(Adds central bank comment, background)
STOCKHOLM, Oct 10 (Reuters) - The head of Sweden's financial watchdog said on Wednesday that European banking union plans risked creating a division between members of the pact and those outside it.
He also cast doubt on the European Central Bank's ability to supervise a sector as large as banking.
"This would be at odds with what we have been working toward for so many years - the creation of a single market," Financial Supervisory Authority head Martin Andersson told reporters.
Andersson stressed that banking supervision should be complemented by a system for dealing with failing banks before being introduced.
European Union leaders agreed at the end of June to set up a single supervisory authority to oversee 6,000 banks in Europe, with the aim of having it in place by the end of the year, although that deadline looks ambitious.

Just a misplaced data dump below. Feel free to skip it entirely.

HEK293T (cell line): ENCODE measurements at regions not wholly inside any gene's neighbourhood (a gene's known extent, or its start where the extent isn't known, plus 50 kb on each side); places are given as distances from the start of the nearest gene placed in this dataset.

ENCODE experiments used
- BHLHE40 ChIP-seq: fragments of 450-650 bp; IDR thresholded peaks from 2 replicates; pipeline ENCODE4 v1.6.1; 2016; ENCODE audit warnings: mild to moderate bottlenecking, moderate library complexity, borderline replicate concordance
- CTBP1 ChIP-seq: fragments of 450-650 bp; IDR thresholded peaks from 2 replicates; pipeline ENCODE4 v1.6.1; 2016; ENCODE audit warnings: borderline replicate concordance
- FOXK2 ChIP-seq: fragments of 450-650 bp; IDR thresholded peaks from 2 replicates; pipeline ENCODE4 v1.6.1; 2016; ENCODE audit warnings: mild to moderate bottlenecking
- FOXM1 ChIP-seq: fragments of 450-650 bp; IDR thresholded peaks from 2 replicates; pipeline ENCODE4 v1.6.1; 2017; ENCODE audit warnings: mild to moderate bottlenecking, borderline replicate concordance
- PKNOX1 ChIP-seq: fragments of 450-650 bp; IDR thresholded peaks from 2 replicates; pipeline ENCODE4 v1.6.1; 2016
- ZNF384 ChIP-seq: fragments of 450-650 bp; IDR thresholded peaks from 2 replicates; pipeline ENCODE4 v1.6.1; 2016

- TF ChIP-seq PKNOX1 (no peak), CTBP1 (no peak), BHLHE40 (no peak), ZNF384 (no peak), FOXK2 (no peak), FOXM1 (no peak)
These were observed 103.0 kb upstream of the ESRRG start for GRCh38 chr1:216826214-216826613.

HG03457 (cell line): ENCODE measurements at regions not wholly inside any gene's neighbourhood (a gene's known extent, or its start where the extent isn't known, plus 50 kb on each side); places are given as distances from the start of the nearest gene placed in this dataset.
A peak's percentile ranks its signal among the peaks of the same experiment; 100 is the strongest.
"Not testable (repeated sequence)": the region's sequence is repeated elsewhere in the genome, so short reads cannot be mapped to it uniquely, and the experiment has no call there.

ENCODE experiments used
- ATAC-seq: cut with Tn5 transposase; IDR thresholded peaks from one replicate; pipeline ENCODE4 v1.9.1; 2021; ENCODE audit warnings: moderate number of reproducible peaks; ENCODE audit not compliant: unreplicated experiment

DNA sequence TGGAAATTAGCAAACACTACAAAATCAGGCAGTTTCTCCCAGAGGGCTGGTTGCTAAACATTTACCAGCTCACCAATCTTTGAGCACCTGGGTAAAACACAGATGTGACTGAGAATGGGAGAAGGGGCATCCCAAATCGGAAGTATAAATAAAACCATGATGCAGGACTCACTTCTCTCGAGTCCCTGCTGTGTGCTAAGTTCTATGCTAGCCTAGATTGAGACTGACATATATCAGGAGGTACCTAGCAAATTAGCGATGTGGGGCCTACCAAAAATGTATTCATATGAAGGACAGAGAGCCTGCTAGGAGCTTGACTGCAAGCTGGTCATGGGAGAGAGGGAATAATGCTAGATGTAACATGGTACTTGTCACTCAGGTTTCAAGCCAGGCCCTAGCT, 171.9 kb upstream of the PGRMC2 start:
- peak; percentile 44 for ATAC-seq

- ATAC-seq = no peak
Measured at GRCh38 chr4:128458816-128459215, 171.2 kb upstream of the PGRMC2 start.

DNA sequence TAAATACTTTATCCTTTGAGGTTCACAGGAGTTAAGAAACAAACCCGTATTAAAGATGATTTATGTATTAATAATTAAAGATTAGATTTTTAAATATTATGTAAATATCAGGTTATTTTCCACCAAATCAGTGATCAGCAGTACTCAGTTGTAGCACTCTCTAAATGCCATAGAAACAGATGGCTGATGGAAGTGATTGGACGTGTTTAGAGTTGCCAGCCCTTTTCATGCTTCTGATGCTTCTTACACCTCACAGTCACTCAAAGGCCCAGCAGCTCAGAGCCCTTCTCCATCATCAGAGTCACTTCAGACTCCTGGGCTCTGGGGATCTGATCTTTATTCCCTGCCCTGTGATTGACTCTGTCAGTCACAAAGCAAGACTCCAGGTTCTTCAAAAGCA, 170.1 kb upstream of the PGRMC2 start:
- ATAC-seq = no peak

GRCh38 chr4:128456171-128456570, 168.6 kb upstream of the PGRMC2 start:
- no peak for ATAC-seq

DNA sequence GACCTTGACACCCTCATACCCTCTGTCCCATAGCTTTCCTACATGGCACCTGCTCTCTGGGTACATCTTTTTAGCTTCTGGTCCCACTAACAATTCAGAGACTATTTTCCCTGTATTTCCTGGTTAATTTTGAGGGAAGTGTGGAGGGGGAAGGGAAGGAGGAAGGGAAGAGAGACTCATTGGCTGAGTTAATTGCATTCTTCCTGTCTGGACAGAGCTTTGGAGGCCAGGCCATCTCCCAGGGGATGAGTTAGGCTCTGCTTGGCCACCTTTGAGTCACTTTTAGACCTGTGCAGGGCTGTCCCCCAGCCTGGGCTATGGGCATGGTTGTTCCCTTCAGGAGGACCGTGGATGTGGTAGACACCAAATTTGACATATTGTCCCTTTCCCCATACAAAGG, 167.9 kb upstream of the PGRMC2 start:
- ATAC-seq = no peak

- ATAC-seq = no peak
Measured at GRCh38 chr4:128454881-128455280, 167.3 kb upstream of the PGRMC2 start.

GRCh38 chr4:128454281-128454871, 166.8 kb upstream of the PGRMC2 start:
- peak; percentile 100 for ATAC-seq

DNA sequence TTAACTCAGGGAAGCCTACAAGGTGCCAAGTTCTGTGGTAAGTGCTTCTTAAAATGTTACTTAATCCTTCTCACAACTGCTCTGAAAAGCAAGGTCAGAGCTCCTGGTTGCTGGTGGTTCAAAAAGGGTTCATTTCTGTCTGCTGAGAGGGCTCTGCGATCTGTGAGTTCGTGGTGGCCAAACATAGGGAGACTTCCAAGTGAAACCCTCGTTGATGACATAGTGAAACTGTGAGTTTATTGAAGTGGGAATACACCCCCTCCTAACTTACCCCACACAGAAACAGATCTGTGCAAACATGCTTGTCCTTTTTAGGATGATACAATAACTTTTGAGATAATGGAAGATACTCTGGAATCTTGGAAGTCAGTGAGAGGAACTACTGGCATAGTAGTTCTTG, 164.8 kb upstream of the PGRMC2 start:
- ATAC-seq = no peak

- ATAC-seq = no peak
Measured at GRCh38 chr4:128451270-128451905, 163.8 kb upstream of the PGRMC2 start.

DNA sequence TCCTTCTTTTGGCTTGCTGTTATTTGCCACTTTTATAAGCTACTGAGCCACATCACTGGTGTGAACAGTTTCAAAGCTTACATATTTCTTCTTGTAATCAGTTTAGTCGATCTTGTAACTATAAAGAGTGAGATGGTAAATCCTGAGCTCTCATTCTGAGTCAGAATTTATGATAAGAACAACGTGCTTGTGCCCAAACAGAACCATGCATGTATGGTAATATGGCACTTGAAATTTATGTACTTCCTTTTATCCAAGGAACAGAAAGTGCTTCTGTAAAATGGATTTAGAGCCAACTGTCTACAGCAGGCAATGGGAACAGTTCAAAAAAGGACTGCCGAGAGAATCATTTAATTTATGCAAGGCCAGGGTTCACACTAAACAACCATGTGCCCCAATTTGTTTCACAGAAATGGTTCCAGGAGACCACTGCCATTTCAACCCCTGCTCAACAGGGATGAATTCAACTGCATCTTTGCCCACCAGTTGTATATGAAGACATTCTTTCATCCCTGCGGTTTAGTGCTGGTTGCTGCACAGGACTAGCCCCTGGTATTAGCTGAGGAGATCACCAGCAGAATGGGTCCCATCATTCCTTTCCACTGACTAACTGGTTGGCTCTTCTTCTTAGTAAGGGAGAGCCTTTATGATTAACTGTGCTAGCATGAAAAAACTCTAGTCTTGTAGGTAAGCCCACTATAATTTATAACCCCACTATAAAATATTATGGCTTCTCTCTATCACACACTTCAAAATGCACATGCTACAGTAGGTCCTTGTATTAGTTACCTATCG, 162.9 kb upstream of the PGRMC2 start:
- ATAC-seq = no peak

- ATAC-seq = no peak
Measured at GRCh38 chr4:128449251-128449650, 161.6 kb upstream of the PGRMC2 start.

But having a single body supervising all banks across the region, which under the proposals could be the ECB, was problematic, Andersson said.
"This involves a large amount of cases and one probably has to consider how to handle the logistics and how to make these decisions in an informed manner," he said. "That will be very hard, and I think that one may be underestimating the difficulties."
Speaking separately, Swedish First Deputy Central Bank Governor Kerstin af Jochnick told reporters the bank also had questions about plans for a European banking union.
"We understand that one must strengthen the euro zone, but from our point of view there are quite a lot of questions which come up," af Jochnick said.
Swedish banks are active in euro zone countries Finland and Estonia. Finance Minister Anders Borg has also criticised the banking union plans, saying rules should not be applied to these banks by a regulator where Sweden has no say.
(Reporting by Johan Ahlander and Daniel Dickson; Writing by Niklas Pollard; Editing by Hugh Lawson)
Keywords: SWEDEN BANKING/